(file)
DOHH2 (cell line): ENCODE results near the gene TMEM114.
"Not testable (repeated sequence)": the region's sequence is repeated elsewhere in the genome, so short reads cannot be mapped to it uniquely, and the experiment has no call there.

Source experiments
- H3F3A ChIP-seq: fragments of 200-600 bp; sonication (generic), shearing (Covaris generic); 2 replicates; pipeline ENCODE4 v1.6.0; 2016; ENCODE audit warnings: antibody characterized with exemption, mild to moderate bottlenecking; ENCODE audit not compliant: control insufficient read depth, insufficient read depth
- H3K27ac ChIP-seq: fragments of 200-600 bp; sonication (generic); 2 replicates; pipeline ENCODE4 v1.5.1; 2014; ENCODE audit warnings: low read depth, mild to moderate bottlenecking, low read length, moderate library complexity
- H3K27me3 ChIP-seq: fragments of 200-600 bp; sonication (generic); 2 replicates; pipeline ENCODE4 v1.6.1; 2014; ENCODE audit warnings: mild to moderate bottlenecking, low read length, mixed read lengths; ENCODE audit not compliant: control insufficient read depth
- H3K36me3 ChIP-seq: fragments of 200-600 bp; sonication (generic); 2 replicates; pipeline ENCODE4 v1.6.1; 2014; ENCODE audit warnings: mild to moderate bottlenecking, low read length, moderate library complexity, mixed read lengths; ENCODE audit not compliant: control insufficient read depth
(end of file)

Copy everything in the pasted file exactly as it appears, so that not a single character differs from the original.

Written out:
DOHH2 (cell line): ENCODE results near the gene TMEM114.
"Not testable (repeated sequence)": the region's sequence is repeated elsewhere in the genome, so short reads cannot be mapped to it uniquely, and the experiment has no call there.

Source experiments
- H3F3A ChIP-seq: fragments of 200-600 bp; sonication (generic), shearing (Covaris generic); 2 replicates; pipeline ENCODE4 v1.6.0; 2016; ENCODE audit warnings: antibody characterized with exemption, mild to moderate bottlenecking; ENCODE audit not compliant: control insufficient read depth, insufficient read depth
- H3K27ac ChIP-seq: fragments of 200-600 bp; sonication (generic); 2 replicates; pipeline ENCODE4 v1.5.1; 2014; ENCODE audit warnings: low read depth, mild to moderate bottlenecking, low read length, moderate library complexity
- H3K27me3 ChIP-seq: fragments of 200-600 bp; sonication (generic); 2 replicates; pipeline ENCODE4 v1.6.1; 2014; ENCODE audit warnings: mild to moderate bottlenecking, low read length, mixed read lengths; ENCODE audit not compliant: control insufficient read depth
- H3K36me3 ChIP-seq: fragments of 200-600 bp; sonication (generic); 2 replicates; pipeline ENCODE4 v1.6.1; 2014; ENCODE audit warnings: mild to moderate bottlenecking, low read length, moderate library complexity, mixed read lengths; ENCODE audit not compliant: control insufficient read depth